-The mythicists viewpoint is that, based on Paul’s letters, the beliefs of Paul and his followers were similar to those described in the Ascension. Paul’s Christ was celestial, had never been on earth, but was expected to come very soon.

      -Of course, Paul’s heavenly Christ was a no show, and the war in CE 70 likely wiped out the Jerusalem originators of Paul’s religion. A generation after Paul we have someone, let’s call him Mark, creating a story about an earthly Jesus of Nazareth executed by the Romans in Jerusalem. Mark uses Paul’s letters as one of his inputs. Later, others copy and embellish on Mark’s story.

  16. anthonygale  June 15, 2017

    If Jesus didn’t believe he was to be the crucified messiah, and considering that Mark was probably the first gospel, do you think Mark’s portrayal of Jesus’ death might simply, or at least partly, reflect greater historical accuracy?

    • Bart
      Bart  June 16, 2017

      I don’t think Mark would have had access to any records indicating what really happened at the crucifixion, apart from teh very broad facts (crucified by Romans outside the walls of Jerusalem with a few others, on the charge of sedition)

      • anthonygale  June 16, 2017

        Do you think any of the oral traditions may have originated from followers of Jesus present at the crucifixion?

        • Bart
          Bart  June 18, 2017

          No, I don’t think there would have been any of his followers there.

      • godspell  June 17, 2017

        Unlikely there were any records. Jesus wasn’t any kind of serious threat to Rome, like Spartacus (and not even the Romans were 100% sure he was dead, after that last battle, but they certainly wrote about what they did to the other slave rebels). Anyway, I don’t think there are any surviving official records of that, either. Just historical accounts from well after it happened. Maybe Pilate kept a journal–now wouldn’t that be interesting to read? And probably disappointing to early Christian scholars. LIke that Anatole France story. Man had no idea he was doing the one and only thing people would remember him for.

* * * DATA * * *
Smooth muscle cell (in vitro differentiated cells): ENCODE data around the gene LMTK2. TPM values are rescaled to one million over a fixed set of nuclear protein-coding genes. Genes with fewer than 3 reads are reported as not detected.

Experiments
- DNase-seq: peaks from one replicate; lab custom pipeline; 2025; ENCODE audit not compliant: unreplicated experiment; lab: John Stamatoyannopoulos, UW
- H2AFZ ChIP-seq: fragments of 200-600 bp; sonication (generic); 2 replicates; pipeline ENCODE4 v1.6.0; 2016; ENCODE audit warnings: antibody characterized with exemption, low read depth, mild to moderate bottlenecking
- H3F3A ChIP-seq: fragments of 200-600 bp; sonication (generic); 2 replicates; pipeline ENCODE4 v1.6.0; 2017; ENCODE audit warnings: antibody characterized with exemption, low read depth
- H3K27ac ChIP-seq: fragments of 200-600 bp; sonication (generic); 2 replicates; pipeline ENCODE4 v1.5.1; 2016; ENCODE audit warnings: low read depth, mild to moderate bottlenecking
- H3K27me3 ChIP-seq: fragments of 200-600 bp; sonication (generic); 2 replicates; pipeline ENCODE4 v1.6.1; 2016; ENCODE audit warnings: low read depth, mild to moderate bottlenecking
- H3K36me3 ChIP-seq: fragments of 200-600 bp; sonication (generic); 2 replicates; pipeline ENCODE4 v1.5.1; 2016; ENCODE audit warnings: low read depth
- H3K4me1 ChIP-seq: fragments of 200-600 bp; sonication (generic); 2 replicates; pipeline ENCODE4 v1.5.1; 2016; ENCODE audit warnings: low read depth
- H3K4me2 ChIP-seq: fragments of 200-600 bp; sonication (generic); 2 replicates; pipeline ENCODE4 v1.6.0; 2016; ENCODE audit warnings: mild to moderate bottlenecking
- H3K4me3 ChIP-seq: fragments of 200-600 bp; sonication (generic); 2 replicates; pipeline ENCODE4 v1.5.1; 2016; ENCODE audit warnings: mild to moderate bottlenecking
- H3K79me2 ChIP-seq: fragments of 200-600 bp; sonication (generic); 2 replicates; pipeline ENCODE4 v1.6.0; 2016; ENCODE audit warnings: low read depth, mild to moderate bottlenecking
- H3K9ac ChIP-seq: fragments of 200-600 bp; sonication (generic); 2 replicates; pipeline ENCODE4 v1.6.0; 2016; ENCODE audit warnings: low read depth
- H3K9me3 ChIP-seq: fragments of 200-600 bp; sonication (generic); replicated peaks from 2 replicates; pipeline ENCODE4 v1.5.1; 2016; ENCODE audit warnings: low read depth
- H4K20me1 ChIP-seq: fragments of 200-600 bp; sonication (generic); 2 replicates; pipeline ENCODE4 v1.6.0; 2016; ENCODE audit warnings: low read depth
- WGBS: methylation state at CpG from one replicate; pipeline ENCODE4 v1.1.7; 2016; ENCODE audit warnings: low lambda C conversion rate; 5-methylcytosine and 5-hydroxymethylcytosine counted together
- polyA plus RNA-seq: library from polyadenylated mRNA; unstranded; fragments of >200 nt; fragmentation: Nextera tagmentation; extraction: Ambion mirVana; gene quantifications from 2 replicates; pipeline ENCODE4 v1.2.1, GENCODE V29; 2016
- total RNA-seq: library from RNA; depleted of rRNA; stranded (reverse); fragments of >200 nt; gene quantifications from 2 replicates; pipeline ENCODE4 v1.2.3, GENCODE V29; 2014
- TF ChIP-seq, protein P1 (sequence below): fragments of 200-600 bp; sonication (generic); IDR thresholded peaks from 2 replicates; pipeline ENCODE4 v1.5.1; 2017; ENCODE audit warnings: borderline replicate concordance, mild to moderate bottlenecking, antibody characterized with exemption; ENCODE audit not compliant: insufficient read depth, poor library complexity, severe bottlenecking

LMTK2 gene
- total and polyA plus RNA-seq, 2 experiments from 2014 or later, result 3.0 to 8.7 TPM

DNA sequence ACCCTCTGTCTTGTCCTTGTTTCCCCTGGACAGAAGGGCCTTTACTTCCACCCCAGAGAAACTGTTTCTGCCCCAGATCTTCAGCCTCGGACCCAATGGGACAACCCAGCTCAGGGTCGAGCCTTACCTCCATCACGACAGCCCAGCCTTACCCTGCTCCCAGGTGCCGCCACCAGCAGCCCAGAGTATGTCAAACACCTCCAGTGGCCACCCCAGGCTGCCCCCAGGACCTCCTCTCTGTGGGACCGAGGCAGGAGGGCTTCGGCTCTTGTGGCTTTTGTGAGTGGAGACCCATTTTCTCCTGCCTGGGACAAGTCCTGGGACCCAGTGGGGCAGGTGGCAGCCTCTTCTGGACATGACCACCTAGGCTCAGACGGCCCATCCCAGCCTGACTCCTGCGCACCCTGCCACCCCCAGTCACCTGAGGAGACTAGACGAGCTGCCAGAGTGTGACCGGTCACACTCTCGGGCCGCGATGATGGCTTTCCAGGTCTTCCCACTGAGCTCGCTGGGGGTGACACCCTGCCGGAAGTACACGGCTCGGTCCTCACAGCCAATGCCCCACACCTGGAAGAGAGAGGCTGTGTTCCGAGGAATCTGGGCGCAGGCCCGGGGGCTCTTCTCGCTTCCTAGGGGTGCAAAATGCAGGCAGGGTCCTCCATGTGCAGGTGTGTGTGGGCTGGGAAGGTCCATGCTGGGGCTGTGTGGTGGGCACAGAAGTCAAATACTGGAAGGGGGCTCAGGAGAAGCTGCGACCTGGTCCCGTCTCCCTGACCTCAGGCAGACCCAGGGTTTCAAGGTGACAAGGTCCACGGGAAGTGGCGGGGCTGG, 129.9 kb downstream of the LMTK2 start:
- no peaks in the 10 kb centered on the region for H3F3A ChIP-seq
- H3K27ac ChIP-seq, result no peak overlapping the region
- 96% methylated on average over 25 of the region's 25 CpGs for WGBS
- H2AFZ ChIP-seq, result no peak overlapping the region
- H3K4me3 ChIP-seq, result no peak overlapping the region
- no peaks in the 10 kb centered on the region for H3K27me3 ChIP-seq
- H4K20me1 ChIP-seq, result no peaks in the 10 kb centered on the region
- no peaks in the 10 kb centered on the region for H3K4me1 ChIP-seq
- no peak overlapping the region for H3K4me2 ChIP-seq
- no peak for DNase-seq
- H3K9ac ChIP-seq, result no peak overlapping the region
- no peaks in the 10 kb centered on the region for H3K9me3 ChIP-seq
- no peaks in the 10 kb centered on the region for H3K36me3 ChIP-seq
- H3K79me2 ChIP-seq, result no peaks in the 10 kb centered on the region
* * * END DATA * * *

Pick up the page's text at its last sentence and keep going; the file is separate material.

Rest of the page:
But there were stories, surely. Some of them made up, out of rumor and wishful thinking, but there were witnesses to a public execution, obviously. That’s the whole point of a public execution.

        And while Jesus’ inner circle of male followers would have fled, you can’t tell me some of the women he’d taught, and treated as if they mattered as much as men, were not there. The Romans would only be concerned about male followers, potentially armed and dangerous. The women were not going to be rounded up and crucified. The Romans thought as little of women as most Jews did.

        That may have been a mistake.

        • Bart
          Bart  June 18, 2017

          I doubt if anyone from his followers was there, but even if they were, they would have been a distance a way and would have had no way to know what he was saying. It just seems otherwise to us because we’ve seen so many movies, and everything sound crystal clear! Surely his last words were whispered.

        • Duke12  June 20, 2017

          As I recall, doesn’t Justin Martyr (aka Justin the Philosopher) claim that everything about the trial is recorded in “The Acts of Pilate”? (Presumably kept in some archive in Rome?). Any thoughts as to how Justin came to believe this? Passed-down rumor? I’m also noting that no authentic acts of that sort dated to the 1st Century, if they ever existed, have ever been found.

  17. Phil  June 16, 2017

    Bart,

    What date did Jesus die? There is a reasonably good article on Wikipedia on this, but I wanted to get your take. The article seems to pinpoint Friday, April 3, 33 as the most likely date, although some of the methods that are reviewed (such as harmonizing the accounts of John and the Synoptics) seem to be a stretch. Interestingly, the article states that there was a lunar eclipse on this date, so if that is the correct date, the eclipse could have possibly contributed to the resurrection myth.